Next, consider risk and control management. This is a broad category with many sub-criteria.  One of the sub-criteria for the highest score required a dedicated team to maintain content.  Both ServiceNow and MetricStream are criticized in their profiles for using UCF for content, though ServiceNow still receives the highest score in the category, while others are not. On the topic of content – bringing in content from authoritative sources is critical for GRC and could be a range of criteria Large organizations expect integrations with various content sources. A requirement for a GRC vendor to maintain their own content team hardly makes sense except for a few narrow use cases in IT Risk where pre-mapped controls from a couple of common frameworks may be sufficient for the mid-market.

  • What are the full GRC capabilities? I am a fan of Workiva, it is doing some great things in internal control management, audit management, and policy management. But Forrester states that “one-third of customers use Workiva’s full GRC capabilities.” What are they measuring? If Forrester means internal control management, then I can agree with that. Workiva states they have 3,400 clients. Forrester scored them across risk and control management, document management, policy management, audit management, IT risk management, third-party risk management, and risk scoring. That would mean that over 1,100 companies are using Workiva for all of these capabilities? This simply is not true. Internal control management they have had for years. Other modules in their ‘full’ GRC capabilities are newer. There is no way 1,100 companies are using all these use cases scored by Forrester on Workiva. Workiva is doing some great things, but Forrester has the breadth of their use cases wrong.

  • Where are the greatest risks organizations face?  According to the World Economic Forum and Davos, the most significant risks we face are environmental risks (and with that health and safety risks with the current virus threat). Enablon has moved from a strong position in previous Waves to the back of the pack, but it is the one solution tackling and managing the most significant risks organizations are facing. Other analysts that understand this, like Verdantix, put Enablon in a clear-leader position. 

    Other analyst firms, like Chartis that understand the range of financial and non-financial operational risk in large organizations, place IBM and MetricStream as leaders in their most recent market quadrant. RSA scores high in IT Risk with Chartis. Galvanize, ServiceNow, and Logic Manager do not even appear on the Chartis quadrant as relevant, but this could be because Chartis if focusing on the challenges of large organizations and not the SMB market. I feel the Forrester scoring in the Wave may be heavily weighted to SMB organizations without clearly stating this or for use cases predominantly focused on IT risk/security that lowers the score and positioning of the systems doing broader enterprise/operational risk management. 
  • Conflict of Interest. Another critical issue I have is the fact that this is an official research report and conflicts of interest should be documented. I am not stating there was any wrongdoing, but any conflict of interest should be footnoted for the reader. Part of any compliance program (as well as research) is managing and documenting conflicts of interest on anything that can influence bias. The fact that the lead analyst has six years in a senior role at one of the solutions being evaluated (and the one that ends up being the leader of leaders) should be documented in the report so readers can take this into account. Any research publication from Wall Street financial analysts would require management of conflicts of interest, the same should be true of industry/technology analysts. Besides, there is also experience with the solution. The lead analyst is intimately familiar with the capabilities of the new leader having worked there for 6 years, while other solutions in the Wave get a 90-minute demo?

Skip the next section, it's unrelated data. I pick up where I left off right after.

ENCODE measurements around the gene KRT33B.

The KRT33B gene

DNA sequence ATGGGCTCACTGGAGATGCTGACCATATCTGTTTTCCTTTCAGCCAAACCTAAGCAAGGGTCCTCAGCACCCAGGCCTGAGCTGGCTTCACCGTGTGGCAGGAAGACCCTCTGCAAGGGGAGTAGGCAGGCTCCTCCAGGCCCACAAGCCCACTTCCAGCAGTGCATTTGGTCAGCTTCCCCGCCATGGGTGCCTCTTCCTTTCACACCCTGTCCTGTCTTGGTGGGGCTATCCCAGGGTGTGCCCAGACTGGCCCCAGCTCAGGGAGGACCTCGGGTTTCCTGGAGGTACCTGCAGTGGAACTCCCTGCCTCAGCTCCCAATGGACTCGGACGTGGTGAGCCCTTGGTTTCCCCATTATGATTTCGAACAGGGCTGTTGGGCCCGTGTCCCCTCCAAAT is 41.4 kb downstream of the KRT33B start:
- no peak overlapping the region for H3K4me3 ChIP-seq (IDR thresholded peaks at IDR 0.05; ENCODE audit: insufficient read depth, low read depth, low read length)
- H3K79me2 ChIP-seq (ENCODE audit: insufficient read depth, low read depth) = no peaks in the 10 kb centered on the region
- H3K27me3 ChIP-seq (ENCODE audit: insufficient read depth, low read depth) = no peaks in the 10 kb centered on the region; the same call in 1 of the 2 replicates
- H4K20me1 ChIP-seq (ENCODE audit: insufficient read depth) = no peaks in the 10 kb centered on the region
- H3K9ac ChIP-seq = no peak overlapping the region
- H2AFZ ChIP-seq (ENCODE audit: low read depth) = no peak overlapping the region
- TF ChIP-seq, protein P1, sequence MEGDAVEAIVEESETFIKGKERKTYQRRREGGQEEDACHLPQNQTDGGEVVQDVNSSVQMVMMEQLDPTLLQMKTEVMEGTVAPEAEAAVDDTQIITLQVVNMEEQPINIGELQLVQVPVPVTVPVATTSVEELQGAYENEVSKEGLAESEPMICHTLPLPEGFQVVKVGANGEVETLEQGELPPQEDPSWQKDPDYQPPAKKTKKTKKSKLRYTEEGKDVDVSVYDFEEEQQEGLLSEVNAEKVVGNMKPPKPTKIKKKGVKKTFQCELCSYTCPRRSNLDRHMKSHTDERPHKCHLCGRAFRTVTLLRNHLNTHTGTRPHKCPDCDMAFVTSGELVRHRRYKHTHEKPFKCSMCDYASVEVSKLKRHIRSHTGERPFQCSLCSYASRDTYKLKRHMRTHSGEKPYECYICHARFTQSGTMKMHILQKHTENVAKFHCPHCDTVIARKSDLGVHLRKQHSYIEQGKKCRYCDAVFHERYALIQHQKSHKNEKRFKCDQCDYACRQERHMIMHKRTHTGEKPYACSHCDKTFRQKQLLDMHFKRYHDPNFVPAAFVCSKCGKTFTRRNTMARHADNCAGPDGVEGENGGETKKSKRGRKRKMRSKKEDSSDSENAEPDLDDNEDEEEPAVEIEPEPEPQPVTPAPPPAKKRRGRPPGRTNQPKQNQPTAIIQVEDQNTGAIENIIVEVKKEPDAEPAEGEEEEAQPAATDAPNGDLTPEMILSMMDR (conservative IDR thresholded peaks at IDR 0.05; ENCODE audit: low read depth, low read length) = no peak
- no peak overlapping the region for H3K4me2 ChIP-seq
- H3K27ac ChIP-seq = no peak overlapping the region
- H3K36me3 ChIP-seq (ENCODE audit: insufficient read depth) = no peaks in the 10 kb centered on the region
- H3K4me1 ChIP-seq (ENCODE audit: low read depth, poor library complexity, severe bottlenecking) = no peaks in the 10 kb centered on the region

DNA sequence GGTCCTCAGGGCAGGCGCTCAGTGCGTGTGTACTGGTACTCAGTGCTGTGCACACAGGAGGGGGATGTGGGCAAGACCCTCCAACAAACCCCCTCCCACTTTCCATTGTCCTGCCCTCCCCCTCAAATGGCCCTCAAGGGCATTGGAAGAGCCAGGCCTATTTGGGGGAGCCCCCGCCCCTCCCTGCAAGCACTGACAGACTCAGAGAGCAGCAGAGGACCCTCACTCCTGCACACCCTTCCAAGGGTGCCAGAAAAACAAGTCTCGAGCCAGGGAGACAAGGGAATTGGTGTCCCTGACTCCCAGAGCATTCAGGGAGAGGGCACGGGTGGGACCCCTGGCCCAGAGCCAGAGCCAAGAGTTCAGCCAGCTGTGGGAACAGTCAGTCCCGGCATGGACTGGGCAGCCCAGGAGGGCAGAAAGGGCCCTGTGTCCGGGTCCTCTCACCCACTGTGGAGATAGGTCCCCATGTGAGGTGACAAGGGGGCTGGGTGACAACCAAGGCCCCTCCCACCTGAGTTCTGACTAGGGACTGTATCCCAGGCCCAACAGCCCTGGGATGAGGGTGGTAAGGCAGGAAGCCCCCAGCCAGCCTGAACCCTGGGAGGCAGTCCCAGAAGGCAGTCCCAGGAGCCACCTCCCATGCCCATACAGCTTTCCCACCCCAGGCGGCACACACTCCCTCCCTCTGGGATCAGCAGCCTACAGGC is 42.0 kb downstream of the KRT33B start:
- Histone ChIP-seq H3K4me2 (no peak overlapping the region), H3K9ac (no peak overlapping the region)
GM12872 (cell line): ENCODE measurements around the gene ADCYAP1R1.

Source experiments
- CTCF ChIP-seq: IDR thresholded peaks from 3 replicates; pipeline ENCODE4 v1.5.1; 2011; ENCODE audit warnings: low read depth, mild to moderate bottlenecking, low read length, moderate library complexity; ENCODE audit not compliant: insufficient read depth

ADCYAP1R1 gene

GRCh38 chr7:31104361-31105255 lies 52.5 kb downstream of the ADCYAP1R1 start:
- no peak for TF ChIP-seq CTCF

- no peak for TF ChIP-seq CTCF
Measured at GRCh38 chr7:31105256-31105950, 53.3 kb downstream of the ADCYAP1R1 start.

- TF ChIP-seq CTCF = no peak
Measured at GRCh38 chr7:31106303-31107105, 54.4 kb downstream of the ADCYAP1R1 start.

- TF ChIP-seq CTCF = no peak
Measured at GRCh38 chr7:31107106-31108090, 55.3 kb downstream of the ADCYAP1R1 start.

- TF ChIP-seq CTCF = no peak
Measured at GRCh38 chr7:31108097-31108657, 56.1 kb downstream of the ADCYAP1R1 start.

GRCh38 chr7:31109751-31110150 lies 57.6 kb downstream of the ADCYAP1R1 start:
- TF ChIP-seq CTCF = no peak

• That brings us to Sandbox and demos. Forrester requested a sandbox environment to go into and experience the solution. This was provided, but solutions in the Wave are reporting no logins at all to just a few minutes of activity actually in the solution. Forrester states that they only use the sandbox to validate things and not for scoring. This is a huge issue. Organizations are investing hundreds of thousands and some cases millions on software and much more on implementation and the analysts recommending the solutions are not even kicking the tires themselves. One constant criticism of Forrester in this process is the level of due diligence and response to issues in this research. Eight vendors have complained about this. How can Forrester claim to have the insight by reviewing 80 pieces of functionality in a 90-minute demo? They require a data populated sandbox but audit logs show they do not log in or just spend a few minutes looking at the solution. To make it worse, they allow only 300 characters (not words) to explain each piece of functionality/criterion in their spreadsheet answers to capabilities.

[i] At the heart of it is the fact that Gartner does not disclose any of their criteria and is becoming more dependent on recorded videos than live demos and does not actually get hands on with the products. My latest issues with Gartner were the smoke and mirrors of IRM in which the lead IRM analyst stated GRC technology has failed and now we have IRM technology when the IRM MQ had the same exact technology as GRC. What failed? If Gartner had simply come out and stated that they are now calling GRC by the term IRM, I would not have cared. Call it whatever you want: GRC, ERM, ORM, IRM, ABC, XYZ. What matters is what organizations are doing and not what they are calling it. But Gartner had to say GRC tech failed and promotes IRM technology which was the same exact GRC technology as before. Off to battle I went . . .